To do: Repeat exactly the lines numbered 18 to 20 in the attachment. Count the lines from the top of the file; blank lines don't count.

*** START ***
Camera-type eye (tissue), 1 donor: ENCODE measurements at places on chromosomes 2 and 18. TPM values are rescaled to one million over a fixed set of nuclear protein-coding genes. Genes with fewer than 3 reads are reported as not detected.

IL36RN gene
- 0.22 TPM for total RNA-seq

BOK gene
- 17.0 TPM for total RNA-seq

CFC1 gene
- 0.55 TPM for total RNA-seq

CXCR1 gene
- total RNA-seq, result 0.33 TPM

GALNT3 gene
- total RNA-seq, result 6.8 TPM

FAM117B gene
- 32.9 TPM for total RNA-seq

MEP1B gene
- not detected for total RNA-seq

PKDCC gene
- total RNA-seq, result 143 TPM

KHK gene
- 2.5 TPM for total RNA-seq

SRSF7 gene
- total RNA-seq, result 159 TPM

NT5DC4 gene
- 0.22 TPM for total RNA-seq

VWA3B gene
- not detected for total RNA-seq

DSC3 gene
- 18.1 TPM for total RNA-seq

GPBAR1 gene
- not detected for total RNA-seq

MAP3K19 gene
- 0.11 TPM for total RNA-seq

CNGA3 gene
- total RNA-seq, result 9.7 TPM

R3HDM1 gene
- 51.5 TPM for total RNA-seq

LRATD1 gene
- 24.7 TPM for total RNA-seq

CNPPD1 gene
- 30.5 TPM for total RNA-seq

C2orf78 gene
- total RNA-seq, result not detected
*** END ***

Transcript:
KHK gene
- 2.5 TPM for total RNA-seq

SRSF7 gene